HUNTING VALLEY — As part of the 2021 budget, Hunting Valley officials are planning for road and infrastructure improvements to keep the village moving forward. Major projects that are slated for 2021 include the reconstruction of Chagrin River Road; intersection improvements at Hillbrook Drive, South Woodland and County Line roads; a truck replacement and security cameras. The council members discussed these projects and more on at a budget meeting Oct. 12.
Reconstructing Chagrin River Road will be the last major infrastructure project to be completed. The $2.14 million project will take up about 3 miles of the road, according to Service Director Don Cunningham. It includes tree removal to permit road widening and improved ditching and swales, in addition to replacing storm sewer piping and culverts, he said. The project also includes installing a retaining wall south of Hunting Hill Farm Drive and resurfacing Chagrin River Road.
At completion, each lane will be 11-feet wide. Councilwoman Barbara Burkhart asked if many trees will be removed to widen the road. Mr. Cunningham said yes, but did not have a definite number yet. When asked about the proposed width of Chagrin River Road, Mr. Cunningham said the road is hazardous now and needs to be widened.
“It’s a dangerous location, people come flying up or down over that hill and that’s a pinch point,” Mr. Cunningham said, referring to a hill on Chagrin River Road south of Hunting Hill Farm Drive. “I’m surprised we don’t get more mirrors knocked off.”
Councilwoman Nancy Heinen said if there was an accident there, a litigator could say that the village tried to save trees instead of widening the road so it is safe. Councilman Bill O’Neill also supported the widening, noting that the scenery attracts many runners and cyclists but cutting down a few trees for safety would not detract from its appearance.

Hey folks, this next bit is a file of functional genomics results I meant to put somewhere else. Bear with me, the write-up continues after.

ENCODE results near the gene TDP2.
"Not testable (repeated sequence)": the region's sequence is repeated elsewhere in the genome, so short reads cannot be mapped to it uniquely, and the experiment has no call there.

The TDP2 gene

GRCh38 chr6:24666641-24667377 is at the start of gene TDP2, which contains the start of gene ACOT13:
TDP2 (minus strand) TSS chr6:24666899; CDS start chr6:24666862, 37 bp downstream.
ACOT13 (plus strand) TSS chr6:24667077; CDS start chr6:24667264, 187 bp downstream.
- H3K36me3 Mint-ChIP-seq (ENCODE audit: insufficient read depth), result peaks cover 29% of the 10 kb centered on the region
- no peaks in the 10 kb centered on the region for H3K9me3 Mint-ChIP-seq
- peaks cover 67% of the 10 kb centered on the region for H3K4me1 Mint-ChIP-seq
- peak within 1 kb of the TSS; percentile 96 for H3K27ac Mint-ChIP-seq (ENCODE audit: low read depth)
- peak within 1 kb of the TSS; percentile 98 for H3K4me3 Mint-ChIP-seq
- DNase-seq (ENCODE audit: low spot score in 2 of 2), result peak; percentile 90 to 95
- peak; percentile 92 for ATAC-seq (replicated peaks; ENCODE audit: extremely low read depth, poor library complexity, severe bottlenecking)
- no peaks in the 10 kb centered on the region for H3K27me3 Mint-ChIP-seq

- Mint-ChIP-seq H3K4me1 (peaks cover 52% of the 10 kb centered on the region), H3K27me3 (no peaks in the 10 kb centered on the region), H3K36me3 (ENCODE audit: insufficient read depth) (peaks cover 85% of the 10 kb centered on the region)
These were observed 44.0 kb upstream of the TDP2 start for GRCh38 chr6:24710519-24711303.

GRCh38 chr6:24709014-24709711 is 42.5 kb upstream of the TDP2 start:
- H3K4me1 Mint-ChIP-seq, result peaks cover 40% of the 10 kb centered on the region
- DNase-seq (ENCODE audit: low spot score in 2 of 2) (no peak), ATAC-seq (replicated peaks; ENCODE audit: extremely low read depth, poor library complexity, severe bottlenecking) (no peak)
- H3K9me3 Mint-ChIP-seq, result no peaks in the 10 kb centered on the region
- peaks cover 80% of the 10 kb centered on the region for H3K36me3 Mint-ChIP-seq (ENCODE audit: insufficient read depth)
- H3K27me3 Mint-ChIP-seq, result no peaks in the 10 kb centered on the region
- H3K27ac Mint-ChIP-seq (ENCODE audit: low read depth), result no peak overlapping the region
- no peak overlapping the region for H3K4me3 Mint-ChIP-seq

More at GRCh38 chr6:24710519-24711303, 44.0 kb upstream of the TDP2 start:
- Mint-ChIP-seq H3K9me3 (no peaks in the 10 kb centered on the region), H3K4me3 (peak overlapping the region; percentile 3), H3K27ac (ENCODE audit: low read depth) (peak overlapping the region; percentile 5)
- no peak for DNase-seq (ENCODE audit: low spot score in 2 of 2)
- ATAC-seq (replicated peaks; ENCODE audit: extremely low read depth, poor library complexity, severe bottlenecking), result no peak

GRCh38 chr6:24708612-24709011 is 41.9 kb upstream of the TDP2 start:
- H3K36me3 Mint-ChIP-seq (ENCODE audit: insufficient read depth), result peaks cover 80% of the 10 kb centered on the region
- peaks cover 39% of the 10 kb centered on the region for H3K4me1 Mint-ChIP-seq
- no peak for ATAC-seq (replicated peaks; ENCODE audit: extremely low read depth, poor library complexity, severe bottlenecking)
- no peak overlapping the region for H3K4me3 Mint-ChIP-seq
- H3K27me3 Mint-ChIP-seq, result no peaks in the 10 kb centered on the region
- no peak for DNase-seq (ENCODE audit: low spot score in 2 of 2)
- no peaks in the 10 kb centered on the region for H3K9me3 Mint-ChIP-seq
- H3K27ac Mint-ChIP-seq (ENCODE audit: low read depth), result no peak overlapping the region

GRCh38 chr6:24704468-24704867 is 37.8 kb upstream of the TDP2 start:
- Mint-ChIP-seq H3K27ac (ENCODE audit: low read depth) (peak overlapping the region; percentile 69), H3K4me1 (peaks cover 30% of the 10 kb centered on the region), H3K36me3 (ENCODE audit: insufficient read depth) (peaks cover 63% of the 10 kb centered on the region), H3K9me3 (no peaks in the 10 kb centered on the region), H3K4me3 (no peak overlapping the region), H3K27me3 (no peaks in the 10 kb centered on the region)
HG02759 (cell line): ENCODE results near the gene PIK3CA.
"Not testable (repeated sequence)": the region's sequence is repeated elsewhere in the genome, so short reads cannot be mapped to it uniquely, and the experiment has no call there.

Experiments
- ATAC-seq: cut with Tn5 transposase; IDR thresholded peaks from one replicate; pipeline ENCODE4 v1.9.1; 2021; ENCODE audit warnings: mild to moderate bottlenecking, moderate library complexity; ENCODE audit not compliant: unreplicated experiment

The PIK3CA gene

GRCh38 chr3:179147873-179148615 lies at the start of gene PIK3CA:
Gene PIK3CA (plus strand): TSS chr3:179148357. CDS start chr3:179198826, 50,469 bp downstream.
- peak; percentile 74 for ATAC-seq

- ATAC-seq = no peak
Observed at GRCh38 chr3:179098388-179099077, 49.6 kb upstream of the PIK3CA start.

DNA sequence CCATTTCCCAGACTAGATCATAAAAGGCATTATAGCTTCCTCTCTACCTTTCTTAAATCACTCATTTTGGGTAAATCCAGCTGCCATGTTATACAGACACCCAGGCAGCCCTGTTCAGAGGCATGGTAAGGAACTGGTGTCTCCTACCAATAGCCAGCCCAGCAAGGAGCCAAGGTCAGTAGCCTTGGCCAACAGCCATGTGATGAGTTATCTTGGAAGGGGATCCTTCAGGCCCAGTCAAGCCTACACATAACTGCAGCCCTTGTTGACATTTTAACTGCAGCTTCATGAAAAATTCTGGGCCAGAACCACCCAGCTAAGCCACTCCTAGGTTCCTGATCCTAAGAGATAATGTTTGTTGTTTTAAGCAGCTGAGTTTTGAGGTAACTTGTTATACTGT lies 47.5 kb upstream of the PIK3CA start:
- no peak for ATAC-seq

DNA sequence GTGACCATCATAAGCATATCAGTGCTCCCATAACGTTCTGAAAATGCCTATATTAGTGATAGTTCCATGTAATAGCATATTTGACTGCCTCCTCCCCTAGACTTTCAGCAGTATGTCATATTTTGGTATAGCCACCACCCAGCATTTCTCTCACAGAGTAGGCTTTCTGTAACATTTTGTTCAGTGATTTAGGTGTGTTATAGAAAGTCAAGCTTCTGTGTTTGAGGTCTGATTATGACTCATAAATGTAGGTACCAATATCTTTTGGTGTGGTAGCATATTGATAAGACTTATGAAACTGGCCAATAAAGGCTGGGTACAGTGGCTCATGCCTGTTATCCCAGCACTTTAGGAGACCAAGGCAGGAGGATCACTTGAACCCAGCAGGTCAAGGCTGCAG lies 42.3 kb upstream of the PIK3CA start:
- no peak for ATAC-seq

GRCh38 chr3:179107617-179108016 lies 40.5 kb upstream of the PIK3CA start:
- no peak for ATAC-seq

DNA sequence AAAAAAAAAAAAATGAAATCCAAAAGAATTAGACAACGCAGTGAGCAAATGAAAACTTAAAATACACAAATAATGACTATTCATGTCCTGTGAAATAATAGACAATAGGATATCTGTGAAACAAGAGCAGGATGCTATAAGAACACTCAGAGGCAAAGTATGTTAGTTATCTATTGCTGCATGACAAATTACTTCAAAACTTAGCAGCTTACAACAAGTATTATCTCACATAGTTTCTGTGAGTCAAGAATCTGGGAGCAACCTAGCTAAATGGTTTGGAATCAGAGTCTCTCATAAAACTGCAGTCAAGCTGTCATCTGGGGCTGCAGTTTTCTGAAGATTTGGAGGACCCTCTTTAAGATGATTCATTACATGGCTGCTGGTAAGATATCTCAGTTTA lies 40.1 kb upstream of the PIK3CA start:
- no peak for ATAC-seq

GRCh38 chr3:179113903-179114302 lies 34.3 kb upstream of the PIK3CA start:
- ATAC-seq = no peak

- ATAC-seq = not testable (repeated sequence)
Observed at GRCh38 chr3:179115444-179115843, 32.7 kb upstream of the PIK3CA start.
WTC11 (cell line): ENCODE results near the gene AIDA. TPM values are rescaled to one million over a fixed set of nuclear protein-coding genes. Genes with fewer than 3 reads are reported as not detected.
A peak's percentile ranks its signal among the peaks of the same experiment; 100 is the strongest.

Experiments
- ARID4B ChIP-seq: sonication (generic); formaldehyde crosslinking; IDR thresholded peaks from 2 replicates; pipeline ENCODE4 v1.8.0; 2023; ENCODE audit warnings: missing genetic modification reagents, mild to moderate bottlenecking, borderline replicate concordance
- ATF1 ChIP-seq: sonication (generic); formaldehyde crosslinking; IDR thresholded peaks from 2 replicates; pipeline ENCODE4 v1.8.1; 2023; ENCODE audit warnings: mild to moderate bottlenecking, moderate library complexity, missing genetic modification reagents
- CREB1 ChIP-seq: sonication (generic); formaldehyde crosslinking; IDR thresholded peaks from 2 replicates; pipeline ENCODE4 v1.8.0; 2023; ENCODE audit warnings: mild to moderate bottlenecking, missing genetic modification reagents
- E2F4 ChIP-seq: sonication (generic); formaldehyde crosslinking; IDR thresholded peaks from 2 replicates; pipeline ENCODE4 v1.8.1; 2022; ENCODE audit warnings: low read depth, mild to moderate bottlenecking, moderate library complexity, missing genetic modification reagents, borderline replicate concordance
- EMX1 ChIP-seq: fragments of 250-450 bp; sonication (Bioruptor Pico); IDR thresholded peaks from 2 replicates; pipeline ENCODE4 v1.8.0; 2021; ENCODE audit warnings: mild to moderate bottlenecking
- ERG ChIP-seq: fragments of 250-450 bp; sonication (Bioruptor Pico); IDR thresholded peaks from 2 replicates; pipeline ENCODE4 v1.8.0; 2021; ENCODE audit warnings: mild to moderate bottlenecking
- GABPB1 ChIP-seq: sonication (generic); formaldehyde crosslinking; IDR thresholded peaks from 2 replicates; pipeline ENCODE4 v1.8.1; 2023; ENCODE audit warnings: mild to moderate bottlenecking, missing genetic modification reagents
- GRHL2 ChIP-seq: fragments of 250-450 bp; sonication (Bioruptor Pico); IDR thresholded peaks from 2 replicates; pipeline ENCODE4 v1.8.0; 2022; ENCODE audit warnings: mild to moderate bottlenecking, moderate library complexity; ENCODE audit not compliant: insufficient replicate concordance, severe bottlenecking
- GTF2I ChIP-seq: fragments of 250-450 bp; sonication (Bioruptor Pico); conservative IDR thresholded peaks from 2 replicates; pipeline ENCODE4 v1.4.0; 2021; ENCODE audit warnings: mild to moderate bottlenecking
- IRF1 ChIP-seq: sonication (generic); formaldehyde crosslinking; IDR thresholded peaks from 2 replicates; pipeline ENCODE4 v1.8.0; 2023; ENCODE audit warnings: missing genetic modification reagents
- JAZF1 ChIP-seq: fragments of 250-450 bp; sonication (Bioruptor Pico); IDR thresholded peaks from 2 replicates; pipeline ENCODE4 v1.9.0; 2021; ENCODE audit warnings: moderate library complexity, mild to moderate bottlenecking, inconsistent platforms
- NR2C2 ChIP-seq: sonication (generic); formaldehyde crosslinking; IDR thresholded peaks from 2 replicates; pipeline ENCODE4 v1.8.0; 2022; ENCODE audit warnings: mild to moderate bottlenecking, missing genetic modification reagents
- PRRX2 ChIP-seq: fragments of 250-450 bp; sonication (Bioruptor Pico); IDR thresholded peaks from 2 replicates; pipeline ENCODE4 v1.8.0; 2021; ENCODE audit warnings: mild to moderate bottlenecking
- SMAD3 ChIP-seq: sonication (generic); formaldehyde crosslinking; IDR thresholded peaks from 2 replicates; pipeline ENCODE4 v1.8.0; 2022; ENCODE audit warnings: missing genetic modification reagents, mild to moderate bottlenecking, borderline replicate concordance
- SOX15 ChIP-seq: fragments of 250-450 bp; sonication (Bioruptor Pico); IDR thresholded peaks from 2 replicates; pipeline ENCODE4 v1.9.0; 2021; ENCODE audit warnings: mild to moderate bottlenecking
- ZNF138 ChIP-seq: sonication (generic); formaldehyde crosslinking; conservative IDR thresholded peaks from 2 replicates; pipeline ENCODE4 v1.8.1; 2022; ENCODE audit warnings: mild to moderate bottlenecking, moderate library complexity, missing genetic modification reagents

Mr. Cunningham also proposed $66,500 worth of improvements at the intersection of Hillbrook Drive, South Woodland Road and County Line Road. The intersection has a sharp turn and there are poor sight lines for turning vehicles. Mr. Cunningham said that he would like to move the apron for Hillbrook north to improve sight lines and ensure clear distances between vehicles.
Council Clerk Harry Hawkes said that he is concerned about accidents at this intersection in its current configuration. Police Chief Michael Cannon said that there has not been much of a problem with accidents so far.
Mr. Cunningham said that the Service Department is in need of a new dump and snowplow truck. The village’s truck is from 2006 and has heavy corrosion on the brakes, snowplow, wheel rims, air tanks, electrical wiring and hydraulic hoses. A new truck would cost $160,936, he said, but the village could sell the old truck for about $10,000. If council chose not to appropriate funds for a new truck, Mr. Cunningham still asked for $22,700 for various new pieces of equipment if they break in the coming year.
Council voted 5-1 to buy a new truck. Mr. O’Neill said that the service employees should try to stretch the use of this truck for another year. Ms. Heinen said that council members need to think about the safety of their employees.
“I think we should look at the employees’ point of view,” Ms. Heinen said. “We’re putting employees in this truck in the dead of night in a blast of cold. You don’t want them to have a bad situation and a bad safety issue.”
Council also approved a $65,000 expenditure for 25 Flock Safety cameras at key intersections in the village. The village will be reimbursed by the Hunting Valley Foundation, a 501(c)(3) nonprofit that accepts donations from village residents. The foundation funds items and services that are helpful to residents but may not be in the village budget. Gates Mills and Pepper Pike are also considering the same cameras.
Flock Safety cameras are license plate readers that can detect stolen vehicles and cars associated with missing children and missing seniors, along with other functions. The license plate number and car model are cross-checked with data in the National Crime Information Center. Chief Cannon said that the system will be used to investigate crimes and respond to alerts rather than monitor everyday drivers.
“I’m confident this is going to be a really good tool for us to use,” Chief Cannon said.